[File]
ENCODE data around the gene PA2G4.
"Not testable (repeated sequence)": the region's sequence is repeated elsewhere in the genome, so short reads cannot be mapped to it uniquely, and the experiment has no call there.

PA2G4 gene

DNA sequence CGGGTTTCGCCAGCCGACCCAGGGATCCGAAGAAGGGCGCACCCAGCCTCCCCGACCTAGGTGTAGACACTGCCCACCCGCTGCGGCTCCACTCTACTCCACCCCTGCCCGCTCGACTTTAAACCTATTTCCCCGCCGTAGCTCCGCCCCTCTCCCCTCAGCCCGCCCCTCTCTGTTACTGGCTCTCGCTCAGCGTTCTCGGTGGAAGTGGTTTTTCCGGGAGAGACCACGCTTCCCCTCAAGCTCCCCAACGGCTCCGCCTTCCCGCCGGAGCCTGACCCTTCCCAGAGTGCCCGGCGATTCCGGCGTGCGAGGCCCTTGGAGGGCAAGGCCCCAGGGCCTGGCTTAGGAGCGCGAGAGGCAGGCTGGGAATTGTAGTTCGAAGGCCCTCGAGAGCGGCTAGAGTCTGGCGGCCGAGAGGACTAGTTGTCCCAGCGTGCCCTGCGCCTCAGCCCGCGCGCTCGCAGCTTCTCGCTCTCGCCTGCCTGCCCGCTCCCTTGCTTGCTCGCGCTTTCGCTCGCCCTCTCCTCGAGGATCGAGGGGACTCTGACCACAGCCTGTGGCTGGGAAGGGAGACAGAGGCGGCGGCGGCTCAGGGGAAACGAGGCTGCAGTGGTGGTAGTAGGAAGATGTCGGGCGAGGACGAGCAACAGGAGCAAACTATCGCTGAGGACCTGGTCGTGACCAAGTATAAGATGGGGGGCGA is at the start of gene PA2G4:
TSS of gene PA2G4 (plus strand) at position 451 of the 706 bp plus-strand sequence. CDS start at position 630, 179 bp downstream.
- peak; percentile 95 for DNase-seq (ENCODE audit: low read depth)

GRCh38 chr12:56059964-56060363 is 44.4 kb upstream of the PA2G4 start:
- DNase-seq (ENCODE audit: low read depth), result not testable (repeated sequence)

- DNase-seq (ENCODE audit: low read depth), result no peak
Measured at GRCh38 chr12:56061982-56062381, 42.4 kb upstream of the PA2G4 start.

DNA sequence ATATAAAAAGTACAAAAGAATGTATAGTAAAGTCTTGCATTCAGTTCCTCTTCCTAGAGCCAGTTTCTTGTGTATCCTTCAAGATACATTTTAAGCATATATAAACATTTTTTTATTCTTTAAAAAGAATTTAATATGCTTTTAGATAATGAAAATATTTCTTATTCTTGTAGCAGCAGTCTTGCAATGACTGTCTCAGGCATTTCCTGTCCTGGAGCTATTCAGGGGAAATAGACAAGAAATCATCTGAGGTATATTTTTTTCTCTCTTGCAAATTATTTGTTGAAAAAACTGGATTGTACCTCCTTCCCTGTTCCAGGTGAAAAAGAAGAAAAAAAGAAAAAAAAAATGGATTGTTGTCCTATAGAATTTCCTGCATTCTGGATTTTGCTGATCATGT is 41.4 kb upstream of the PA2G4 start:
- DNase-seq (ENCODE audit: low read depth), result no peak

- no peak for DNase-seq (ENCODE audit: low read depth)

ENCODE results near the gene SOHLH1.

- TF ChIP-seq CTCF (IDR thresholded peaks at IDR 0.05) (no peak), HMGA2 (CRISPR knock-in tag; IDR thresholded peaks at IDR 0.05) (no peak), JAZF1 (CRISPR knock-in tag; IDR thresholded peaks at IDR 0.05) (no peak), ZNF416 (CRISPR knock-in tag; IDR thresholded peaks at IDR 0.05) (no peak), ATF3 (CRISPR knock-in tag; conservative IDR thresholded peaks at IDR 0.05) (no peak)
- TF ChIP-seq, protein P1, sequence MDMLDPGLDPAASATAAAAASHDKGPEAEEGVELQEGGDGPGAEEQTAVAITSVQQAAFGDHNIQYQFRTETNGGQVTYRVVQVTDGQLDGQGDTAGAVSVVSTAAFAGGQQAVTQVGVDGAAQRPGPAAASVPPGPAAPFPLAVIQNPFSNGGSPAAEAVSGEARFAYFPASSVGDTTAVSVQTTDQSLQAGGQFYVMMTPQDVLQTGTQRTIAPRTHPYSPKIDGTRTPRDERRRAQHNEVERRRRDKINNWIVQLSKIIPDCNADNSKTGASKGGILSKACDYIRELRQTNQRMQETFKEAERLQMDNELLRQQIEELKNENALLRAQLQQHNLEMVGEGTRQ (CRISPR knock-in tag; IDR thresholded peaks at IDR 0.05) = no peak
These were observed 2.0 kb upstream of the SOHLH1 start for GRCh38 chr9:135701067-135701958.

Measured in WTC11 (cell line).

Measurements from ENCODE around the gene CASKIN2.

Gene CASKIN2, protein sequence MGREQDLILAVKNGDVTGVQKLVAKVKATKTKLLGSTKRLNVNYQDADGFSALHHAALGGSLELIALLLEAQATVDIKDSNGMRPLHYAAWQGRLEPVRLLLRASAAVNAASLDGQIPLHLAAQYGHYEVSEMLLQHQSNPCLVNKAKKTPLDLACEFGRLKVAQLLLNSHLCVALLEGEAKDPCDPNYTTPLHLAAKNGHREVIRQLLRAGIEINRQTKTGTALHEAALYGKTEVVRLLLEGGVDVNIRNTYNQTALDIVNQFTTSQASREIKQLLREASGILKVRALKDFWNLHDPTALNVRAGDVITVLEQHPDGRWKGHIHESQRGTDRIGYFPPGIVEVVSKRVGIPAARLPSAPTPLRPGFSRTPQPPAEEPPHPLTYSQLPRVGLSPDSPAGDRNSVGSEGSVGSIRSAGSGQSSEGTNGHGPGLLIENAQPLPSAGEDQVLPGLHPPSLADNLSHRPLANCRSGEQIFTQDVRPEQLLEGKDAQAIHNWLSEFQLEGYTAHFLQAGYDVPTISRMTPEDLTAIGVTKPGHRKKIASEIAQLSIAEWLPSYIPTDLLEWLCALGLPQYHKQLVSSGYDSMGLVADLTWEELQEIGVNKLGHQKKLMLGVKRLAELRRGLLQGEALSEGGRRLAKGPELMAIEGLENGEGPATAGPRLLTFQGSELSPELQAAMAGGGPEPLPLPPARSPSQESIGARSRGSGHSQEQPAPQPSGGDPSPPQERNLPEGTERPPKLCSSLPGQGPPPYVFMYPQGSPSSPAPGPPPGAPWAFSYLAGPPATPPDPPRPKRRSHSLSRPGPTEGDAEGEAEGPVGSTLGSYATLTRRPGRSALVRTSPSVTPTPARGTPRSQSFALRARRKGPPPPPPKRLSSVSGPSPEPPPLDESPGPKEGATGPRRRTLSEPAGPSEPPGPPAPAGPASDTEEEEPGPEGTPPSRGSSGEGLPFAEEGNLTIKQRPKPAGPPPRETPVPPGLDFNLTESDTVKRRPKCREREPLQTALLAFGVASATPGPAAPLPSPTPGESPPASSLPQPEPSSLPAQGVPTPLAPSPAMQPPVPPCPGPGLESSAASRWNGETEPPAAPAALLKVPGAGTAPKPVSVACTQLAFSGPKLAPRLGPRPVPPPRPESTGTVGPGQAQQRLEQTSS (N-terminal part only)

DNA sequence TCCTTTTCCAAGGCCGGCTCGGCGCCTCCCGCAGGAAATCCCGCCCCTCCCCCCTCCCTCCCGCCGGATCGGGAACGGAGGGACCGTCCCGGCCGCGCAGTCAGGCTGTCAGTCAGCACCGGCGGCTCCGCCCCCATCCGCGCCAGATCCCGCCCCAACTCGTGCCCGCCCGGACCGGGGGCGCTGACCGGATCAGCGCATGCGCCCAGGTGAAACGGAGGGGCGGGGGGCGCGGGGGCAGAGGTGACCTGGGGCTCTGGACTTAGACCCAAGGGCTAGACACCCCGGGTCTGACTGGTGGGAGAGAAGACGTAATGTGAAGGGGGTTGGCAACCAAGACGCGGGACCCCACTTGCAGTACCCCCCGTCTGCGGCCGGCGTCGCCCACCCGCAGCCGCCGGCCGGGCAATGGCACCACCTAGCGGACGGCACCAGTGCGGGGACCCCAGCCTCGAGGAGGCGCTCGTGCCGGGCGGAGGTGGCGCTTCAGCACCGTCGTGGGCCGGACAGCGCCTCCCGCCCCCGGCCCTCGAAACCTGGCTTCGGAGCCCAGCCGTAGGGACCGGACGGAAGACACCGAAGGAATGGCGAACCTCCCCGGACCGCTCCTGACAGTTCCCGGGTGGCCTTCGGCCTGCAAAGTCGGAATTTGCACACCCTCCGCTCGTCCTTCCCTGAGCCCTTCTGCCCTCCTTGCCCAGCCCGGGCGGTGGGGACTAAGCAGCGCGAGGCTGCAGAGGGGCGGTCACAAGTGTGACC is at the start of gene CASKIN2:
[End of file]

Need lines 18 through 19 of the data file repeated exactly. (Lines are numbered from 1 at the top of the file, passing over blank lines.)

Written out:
Measured in WTC11 (cell line).

Measurements from ENCODE around the gene CASKIN2.